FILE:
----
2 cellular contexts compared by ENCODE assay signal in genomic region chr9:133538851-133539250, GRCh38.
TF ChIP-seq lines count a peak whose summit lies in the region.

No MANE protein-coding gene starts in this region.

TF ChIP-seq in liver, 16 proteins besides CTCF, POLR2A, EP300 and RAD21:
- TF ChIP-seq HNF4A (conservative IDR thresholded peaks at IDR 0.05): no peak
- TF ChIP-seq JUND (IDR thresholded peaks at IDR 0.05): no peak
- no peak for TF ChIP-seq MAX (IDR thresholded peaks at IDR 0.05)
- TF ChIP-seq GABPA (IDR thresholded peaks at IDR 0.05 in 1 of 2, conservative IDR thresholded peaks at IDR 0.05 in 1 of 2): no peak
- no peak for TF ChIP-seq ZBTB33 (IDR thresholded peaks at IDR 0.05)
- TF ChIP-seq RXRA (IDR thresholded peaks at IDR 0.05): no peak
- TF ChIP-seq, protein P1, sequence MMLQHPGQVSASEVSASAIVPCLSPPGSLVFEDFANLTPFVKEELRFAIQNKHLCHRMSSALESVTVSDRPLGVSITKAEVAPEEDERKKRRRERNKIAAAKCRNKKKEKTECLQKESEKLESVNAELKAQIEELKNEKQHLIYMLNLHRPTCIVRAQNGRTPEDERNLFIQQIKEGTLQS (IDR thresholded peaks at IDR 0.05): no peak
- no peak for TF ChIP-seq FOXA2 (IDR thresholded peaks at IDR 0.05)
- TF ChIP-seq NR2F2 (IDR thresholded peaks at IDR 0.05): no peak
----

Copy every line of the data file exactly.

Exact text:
2 cellular contexts compared by ENCODE assay signal in genomic region chr9:133538851-133539250, GRCh38.
TF ChIP-seq lines count a peak whose summit lies in the region.

No MANE protein-coding gene starts in this region.

TF ChIP-seq in liver, 16 proteins besides CTCF, POLR2A, EP300 and RAD21:
- TF ChIP-seq HNF4A (conservative IDR thresholded peaks at IDR 0.05): no peak
- TF ChIP-seq JUND (IDR thresholded peaks at IDR 0.05): no peak
- no peak for TF ChIP-seq MAX (IDR thresholded peaks at IDR 0.05)
- TF ChIP-seq GABPA (IDR thresholded peaks at IDR 0.05 in 1 of 2, conservative IDR thresholded peaks at IDR 0.05 in 1 of 2): no peak
- no peak for TF ChIP-seq ZBTB33 (IDR thresholded peaks at IDR 0.05)
- TF ChIP-seq RXRA (IDR thresholded peaks at IDR 0.05): no peak
- TF ChIP-seq, protein P1, sequence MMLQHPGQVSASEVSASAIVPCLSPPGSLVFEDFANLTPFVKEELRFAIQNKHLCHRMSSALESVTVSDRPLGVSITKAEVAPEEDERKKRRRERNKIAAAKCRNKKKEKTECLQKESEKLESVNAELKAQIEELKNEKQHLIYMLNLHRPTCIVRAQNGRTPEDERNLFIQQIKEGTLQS (IDR thresholded peaks at IDR 0.05): no peak
- no peak for TF ChIP-seq FOXA2 (IDR thresholded peaks at IDR 0.05)
- TF ChIP-seq NR2F2 (IDR thresholded peaks at IDR 0.05): no peak